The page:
Sunday, July 18, 2010

WHEN WILL THE NIGHTS GET COOLER?

Not for some time, I'm sure.

For weeks on end the garden has been subjected to temperatures in the 90s and that wouldn't be so bad if it weren't for the fact that night time temperatures do not drop below 75degrees. That makes all the difference in how plants tolerate the heat.

Tomatoes stop producing fruit once the night time temperatures stay above 70. At least most plants. My Celebrity, Peach and Romas have finished production. The cherries do a little better and my yellow pear and juliets are still producing. The Juliet was a seedling growing in the gravel which I found a new home for in the vegetable garden. It is a prolific producer of small fruits with a somewhat sharper taste than the larger fruited tomatoes. When I have an odd assortment of tomatoes, misshapen or requiring some parts to be cut away, even green ones, I have a great recipe.

Saute some onions and garlic until soft. Add the cut up tomatoes and cook for a few minutes. Pour into a casserole and add chopped mozzarella, basil. Season and grate parmesan cheese over the top. Bake 20 minutes until cheese in brown. Great dish to have with fish or meats.

If the tomatoes shun the hot nights then this little plant is quite the opposite. It doesn't even want to open its flowers until later in the day when the sun is beating down with all its ferocity. Afraid that it would not be hardy in our winters I took cuttings in the fall and kept them alive over the winter, replanting them when danger of frost had passed. The plant sulked for the longest time until conditions were to its suiting. The time has come. It is vibrant pink like the portulacas but the leaf is small. Anyone know its name?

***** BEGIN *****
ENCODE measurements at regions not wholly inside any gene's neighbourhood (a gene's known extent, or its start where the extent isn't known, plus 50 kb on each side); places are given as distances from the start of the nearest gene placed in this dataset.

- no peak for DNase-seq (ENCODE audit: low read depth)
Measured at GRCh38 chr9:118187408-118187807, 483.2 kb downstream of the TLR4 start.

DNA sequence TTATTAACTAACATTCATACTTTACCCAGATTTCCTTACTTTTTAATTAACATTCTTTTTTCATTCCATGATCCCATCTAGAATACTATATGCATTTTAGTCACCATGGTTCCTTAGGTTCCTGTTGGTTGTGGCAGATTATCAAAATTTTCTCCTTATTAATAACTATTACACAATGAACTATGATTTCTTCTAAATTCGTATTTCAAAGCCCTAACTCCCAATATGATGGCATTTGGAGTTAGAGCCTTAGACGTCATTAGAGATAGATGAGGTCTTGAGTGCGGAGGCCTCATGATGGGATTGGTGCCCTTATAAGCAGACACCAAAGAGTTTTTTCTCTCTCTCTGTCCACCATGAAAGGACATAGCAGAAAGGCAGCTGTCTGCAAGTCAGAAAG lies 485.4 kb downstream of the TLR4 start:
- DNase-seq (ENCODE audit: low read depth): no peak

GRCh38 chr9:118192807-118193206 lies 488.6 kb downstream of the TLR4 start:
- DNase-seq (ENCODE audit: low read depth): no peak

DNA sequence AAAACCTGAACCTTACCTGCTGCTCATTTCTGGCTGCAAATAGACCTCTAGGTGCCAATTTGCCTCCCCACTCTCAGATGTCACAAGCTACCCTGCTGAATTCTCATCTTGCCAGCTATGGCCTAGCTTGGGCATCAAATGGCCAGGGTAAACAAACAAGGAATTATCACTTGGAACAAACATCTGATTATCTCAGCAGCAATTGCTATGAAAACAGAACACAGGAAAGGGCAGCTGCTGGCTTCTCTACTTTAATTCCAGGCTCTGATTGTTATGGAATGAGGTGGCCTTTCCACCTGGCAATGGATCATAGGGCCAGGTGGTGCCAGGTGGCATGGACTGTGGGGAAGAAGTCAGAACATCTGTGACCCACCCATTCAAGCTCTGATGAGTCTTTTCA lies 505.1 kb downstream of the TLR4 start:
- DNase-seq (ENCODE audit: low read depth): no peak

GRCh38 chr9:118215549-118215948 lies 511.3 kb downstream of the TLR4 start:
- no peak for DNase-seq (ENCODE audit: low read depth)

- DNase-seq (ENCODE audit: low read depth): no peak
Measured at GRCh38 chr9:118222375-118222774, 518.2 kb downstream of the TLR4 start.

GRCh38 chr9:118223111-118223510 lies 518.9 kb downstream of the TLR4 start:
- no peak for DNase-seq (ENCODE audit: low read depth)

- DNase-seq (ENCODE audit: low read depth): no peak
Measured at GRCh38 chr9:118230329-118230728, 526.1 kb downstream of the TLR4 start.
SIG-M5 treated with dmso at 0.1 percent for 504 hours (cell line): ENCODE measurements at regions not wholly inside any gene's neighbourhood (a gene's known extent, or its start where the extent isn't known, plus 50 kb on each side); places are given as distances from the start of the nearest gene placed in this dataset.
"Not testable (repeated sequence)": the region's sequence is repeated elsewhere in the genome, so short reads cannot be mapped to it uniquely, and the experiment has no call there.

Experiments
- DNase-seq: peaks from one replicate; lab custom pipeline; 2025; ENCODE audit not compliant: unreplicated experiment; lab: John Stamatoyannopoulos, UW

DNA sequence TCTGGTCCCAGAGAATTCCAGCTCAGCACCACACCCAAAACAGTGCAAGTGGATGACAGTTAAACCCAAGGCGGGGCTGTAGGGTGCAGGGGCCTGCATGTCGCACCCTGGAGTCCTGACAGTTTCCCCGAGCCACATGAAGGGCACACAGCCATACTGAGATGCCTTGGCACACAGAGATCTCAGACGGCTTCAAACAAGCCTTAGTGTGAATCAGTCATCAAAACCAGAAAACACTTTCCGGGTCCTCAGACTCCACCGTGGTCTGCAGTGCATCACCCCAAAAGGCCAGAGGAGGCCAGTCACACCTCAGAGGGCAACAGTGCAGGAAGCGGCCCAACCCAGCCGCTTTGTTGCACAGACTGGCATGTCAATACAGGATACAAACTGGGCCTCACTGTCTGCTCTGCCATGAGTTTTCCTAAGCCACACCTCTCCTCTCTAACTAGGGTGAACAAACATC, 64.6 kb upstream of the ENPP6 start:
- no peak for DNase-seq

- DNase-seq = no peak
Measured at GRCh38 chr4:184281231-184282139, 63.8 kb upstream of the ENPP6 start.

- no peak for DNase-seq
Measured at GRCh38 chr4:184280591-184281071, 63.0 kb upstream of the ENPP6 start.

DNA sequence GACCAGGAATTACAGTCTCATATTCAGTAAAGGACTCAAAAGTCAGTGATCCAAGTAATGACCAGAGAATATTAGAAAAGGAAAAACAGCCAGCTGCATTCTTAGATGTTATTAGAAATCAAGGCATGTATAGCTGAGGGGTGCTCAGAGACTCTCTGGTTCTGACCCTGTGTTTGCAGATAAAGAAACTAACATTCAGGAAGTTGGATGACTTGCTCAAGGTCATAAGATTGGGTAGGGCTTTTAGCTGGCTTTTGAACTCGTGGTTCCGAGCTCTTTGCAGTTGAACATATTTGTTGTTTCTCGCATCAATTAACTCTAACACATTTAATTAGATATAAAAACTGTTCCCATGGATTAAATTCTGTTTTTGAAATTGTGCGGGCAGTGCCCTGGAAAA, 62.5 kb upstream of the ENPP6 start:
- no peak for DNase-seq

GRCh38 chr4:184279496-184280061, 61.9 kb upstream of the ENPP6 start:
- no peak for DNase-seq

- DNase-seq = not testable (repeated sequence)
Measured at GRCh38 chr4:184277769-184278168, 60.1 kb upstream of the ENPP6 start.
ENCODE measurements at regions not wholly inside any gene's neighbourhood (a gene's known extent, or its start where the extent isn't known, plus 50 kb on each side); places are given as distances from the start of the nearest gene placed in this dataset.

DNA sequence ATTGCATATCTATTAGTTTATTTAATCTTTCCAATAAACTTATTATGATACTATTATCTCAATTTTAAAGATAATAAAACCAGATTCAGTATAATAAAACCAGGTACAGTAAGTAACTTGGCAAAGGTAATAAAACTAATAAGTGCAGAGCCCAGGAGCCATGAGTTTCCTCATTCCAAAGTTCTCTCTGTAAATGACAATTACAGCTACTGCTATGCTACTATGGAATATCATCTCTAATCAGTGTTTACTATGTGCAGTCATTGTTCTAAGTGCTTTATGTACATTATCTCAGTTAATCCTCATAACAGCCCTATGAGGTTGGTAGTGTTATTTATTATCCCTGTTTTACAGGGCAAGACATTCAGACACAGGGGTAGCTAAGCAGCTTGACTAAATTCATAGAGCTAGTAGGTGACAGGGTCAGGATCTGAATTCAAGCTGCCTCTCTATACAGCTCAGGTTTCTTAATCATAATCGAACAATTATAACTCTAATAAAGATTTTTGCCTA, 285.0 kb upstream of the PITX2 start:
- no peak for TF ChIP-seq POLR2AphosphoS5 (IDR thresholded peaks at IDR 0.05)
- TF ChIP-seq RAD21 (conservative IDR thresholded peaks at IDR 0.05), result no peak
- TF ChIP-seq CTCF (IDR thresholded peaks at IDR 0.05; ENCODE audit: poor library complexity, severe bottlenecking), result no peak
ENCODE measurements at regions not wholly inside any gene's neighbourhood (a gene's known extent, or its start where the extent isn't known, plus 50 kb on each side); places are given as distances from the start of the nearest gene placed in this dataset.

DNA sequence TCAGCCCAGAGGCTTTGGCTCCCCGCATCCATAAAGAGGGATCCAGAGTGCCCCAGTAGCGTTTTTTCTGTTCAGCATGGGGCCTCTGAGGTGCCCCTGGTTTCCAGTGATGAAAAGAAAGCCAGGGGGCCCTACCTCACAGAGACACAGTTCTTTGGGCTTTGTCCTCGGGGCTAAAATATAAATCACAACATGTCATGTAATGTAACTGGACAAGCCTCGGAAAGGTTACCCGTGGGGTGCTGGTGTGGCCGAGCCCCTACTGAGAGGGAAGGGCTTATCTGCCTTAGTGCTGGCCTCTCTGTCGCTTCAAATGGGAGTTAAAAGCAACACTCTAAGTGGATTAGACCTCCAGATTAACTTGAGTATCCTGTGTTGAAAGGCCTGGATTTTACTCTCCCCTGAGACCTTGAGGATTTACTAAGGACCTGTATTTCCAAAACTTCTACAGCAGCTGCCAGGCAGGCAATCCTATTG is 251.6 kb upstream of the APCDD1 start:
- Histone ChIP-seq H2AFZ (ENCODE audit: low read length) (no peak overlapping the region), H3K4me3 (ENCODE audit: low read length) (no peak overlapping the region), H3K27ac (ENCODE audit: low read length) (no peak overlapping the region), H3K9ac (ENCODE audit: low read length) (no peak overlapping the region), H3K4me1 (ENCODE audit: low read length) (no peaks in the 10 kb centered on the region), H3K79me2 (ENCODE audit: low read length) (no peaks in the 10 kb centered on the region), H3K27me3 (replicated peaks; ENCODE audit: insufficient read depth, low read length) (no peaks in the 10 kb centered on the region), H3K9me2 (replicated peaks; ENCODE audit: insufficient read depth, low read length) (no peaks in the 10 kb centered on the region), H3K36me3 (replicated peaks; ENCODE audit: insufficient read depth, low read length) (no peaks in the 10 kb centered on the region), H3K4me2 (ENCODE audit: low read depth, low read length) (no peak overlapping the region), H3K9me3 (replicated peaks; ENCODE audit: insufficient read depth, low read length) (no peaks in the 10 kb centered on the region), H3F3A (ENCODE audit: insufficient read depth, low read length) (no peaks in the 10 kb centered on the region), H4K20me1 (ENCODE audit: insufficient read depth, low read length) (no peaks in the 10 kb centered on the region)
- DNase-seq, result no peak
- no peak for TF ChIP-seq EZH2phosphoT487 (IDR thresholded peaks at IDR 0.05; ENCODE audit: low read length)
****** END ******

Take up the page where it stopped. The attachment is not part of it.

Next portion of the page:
I always buy a couple of 4" pots of portulaca, Portulaca grandiflora. That is all you need because they are so easy to root. Just break off a stem and stick it in a pot in a sheltered spot until it roots and then plant. Notice the competing wine cup among the pink portulacas.

The difference between these plants and the first one is , these open their flowers as soon as the sun comes up and the other creeper opens its flowers as the portulaca is closing.

Here is another member of the portulaca family, shaggy portulaca, Portulaca pilosa. It appeared in the gravel and opened its flowers this week. It is native to texas and will cover the ground with a rosy mat of flowers. It seeds easily, hence its appearance in my garden this year.
I won't give a mention to that other purslane, the weedy one, which doesn't ever produce a visible flower but manages millions of seeds. Plenty of that over here.





12 comments:

  1. These are gorgeous! They're so common, but yet I have to have them every year and they're always a favorite! Mine with the smaller leaves came with just the tag Purslane, which is a typle of the Portulaca I'm pretty sure. Regardless, they're lovely and a winner for our hot Texas heat! I've already had to move some normal full sun lovers to a shadier spot because of the heat. It's going to be a long summer!

    ReplyDelete
  2. never knew that about tomatoes... guess I'll keep an eye on nighttime temps here as well!

    ReplyDelete
  3. Your sun loving plant is Moss Rose. My mother has it in her garden of northern Illinois and survives the severe winters there, but thrives in hot weather. I visited a friend's garden in Ft. Worth on our way home on vacation last week, and she had it growing in a beautiful two-tiered bird bath that had cracked and couldn't be used for it's original purpose...it was stunning cascading over the sides, in full bloom when I viewed it at early evening.

    ReplyDelete
  4. I've never seen that shaggy portulaca...gotta have me some of that! All my tomatoes have stopped producing...but I have about a dozen still on the vine. It's been the best year for tomatoes here!

    ReplyDelete
  5. My tomatoes have stopped, too. There are a few, yet to ripen. Then, it'll be over, for the summer.

    I have plenty of the wild purslane here. It especially likes the good soil in the veggie garden. A pest...